top of page

HOW TO GROW CHILDREN’S SENSE OF RESPONSIBILITY

By: Luh Putu Yeni Aristianti



Being responsible is a key to children’s success both in school and in the larger world when they grow up. Studies show that people who take responsibility in any given situation are people who see themselves as willing to be different and stand out. We need to familiarize the children with various responsibilities in order for them to see these as something joyful instead of a burden. All children want to see themselves as response-able, meaning powerful and able to respond to what needs to be done. They need this for their self-esteem and for their lives to have meaning. They need, like the rest of us, to feel like they matter to the world; that their lives make a positive contribution.

Our goal isn't getting a specific job done, it's shaping a child who will take pleasure in contributing and taking responsibility. We can do this by making the job fun, giving as much structure, support, and hands-on help as we need to, including sitting with the children and helping for the first thirty times they do the task, if necessary. Let’s remind ourselves that there's joy in these tasks and communicate that, along with the satisfaction of a job well done. Eventually, they will be doing these tasks by themselves. That day will come much faster if they enjoy them. Below are FEW everyday strategies guaranteed to increase our children’s “response-ability” quotient.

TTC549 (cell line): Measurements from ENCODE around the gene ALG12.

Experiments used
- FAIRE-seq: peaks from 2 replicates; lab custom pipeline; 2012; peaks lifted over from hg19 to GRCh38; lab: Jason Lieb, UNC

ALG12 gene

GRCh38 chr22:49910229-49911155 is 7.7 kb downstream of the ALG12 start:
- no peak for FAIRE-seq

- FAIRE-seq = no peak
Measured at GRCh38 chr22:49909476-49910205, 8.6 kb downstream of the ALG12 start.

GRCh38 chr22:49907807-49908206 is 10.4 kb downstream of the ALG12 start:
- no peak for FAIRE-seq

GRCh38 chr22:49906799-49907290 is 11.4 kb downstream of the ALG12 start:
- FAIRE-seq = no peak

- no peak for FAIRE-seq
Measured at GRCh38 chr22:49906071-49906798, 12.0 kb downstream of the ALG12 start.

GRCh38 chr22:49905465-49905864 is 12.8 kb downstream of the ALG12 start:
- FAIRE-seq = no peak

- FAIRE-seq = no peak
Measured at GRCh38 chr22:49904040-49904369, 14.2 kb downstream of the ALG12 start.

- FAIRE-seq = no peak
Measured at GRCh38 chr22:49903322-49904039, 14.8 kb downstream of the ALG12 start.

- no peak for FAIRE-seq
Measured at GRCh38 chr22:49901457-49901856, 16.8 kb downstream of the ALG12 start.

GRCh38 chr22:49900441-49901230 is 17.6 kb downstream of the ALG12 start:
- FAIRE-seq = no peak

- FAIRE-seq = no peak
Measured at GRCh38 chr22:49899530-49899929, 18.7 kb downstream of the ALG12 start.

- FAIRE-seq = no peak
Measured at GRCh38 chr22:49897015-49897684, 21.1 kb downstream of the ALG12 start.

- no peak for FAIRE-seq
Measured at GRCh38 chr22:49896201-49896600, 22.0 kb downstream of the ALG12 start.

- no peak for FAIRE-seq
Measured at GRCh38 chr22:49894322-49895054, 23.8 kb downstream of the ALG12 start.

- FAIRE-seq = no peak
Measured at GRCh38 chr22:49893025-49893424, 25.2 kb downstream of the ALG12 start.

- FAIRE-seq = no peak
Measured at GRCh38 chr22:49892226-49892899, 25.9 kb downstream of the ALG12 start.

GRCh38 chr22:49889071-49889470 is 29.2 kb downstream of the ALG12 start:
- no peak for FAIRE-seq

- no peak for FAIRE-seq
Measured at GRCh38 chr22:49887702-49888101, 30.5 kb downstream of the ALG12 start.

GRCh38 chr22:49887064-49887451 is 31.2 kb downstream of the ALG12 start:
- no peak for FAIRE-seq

• Raise your child with the expectation that we always clean up our own messes.

Begin by helping our children until it becomes their habit. They'll learn it faster if we can be cheerful and good-hearted about it. Remember not to worry, for example, about spilt milk. When our children spill their milk, say "Oops, milk spilt. That's ok. We can clean it up," as we hand them paper towels and ask them to clean it up themselves.

  • Kids need an opportunity to contribute to the common good.

All children contribute to the rest of us in some way, regularly. Find those ways and comment on them, even if it is just noticing when they are kind to their little brother for example, or that you enjoy how they are always singing. Whatever behaviors you acknowledge will grow.

As our children get older, their contributions can increase appropriately, both within and outside the household. Children need to grow in two kinds of responsibilities: their own self care, and contributing to the family welfare. Research indicates that children who help around the house are also more likely to offer help in other situations than kids who simply participate in their own self care.

· Always let children "do it myself" and "help" even when it's more work for you.

It will always be more work for us. Toddlers want desperately to master their physical worlds, and when we support them to do that, they step into the responsibility of being "response-able." So instead of rushing through our list, reframe. We're working with our children to help them discover the satisfaction of contributing. That's more important than having the job done quickly or perfectly. Notice that we're also bonding, which motivates our children to keep contributing.